[Vm-dev] Strange unix (Pi) vm event bug for july 2016 era vm build

tim Rowledge tim at rowledge.org
Thu Oct 6 23:26:25 UTC 2016

I have a really annoying bug afflicting a few users. As in several million…

The latest release of Raspbian includes a cog vm tagged 5.0-201607181657 and suffers from a very annoying habit of not (seemingly) passing in key-up events if another key has gone down since the first did. In ordinary typing of course this isn’t often an issue but for Scratch scripts that test things like cursor key presses (say for example, AsteroidBlaster) it gets very annoying because you get completely screwed by what seems to be a jammed key.

Aside for explanatory purpose - Scratch wants to be able to query whether a certain key is up or down, rather  than making use of events per se. To provide this I have a very simple and so far effective keyboard event listener class that merely keeps a big array of true/false for each ascii value. Scratch checks that table for the requested ascii value. 

On previous release vms and indeed a september 28 build, there was/is no problem. The key events come in, the listener gets pinged, the state is updated. Asteroids are blasted. With the july vm (the one shipped to several million kids) the up events are not coming in in quite the same way; if I press left-cursor, then right cursor, then release right and finally left, that last left-cursor-up event seems not to arrive. The *same* image on the other vm(s) works.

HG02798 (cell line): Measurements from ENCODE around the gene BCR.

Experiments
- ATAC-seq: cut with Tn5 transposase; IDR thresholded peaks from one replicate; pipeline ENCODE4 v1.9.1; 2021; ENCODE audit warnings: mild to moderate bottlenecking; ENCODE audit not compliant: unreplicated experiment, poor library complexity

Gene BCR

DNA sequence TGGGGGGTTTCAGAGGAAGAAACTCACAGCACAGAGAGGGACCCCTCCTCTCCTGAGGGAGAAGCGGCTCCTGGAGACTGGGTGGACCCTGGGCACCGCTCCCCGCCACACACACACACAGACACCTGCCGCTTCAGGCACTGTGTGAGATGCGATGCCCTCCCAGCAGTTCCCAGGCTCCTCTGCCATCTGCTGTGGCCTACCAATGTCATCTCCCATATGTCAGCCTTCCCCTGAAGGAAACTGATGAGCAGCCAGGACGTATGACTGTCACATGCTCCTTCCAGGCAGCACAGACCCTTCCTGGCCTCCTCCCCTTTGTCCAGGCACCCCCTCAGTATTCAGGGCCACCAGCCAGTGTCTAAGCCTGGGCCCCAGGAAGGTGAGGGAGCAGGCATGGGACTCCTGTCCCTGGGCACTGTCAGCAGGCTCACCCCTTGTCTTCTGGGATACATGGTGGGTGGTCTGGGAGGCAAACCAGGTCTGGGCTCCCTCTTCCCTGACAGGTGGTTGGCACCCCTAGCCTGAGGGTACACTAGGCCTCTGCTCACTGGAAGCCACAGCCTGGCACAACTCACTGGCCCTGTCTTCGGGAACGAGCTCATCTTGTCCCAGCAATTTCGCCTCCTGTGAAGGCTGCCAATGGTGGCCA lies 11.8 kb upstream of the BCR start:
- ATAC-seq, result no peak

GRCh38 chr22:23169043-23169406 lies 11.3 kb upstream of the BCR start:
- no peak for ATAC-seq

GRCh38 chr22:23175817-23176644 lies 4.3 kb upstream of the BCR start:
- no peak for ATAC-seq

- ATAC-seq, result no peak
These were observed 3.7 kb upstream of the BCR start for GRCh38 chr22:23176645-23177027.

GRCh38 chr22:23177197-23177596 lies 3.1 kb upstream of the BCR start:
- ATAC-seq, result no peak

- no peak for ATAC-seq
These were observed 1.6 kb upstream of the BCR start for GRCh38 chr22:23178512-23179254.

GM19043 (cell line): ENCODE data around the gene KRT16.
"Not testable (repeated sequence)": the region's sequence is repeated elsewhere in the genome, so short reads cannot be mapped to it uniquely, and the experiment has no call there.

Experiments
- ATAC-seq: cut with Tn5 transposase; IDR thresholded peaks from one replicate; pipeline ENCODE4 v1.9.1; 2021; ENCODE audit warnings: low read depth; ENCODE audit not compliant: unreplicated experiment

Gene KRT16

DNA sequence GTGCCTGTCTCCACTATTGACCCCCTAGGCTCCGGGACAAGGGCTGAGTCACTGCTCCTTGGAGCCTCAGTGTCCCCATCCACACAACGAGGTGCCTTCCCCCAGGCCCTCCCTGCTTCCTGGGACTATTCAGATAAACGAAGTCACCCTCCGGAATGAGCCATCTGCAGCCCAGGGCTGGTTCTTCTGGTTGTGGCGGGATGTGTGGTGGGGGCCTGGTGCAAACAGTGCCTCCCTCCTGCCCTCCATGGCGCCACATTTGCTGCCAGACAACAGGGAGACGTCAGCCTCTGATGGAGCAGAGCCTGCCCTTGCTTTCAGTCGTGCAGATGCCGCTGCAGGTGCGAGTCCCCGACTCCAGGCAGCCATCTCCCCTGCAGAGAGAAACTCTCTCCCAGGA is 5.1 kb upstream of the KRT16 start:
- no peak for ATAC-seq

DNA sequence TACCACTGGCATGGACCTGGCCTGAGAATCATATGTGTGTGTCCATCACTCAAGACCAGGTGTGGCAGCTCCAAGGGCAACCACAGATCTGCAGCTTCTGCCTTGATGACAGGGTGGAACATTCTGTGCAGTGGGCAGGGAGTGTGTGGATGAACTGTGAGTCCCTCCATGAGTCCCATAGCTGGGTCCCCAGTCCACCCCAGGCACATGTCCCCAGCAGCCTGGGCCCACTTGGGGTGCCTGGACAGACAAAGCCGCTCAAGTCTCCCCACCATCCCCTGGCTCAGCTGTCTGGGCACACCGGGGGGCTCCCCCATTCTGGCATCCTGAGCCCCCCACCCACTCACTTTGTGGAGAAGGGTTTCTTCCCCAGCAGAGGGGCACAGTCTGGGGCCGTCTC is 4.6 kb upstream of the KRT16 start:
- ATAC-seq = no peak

So far I’m completely unable to find any difference in the code! I’ve checked sqUnixEvent.c & sqUnixX11.c for example - any other plausible places where key events might get mangled? I see some recent-ish changes for some squeak/pharo labelling differences but that’s it. Can anyone recall making changes around the june/july era that might have had some effect? Not to mention something that *fixed* the problem sometime in early September?

Obviously one could say it’s fixed and to hell with it  but it would be nice to understand what on earth went wrong. I also have to work out how it didn’t get spotted during the release testing but that;s a different problem.

tim Rowledge; tim at rowledge.org; http://www.rowledge.org/tim
Strange OpCodes: DMZ: Divide Memory by Zero

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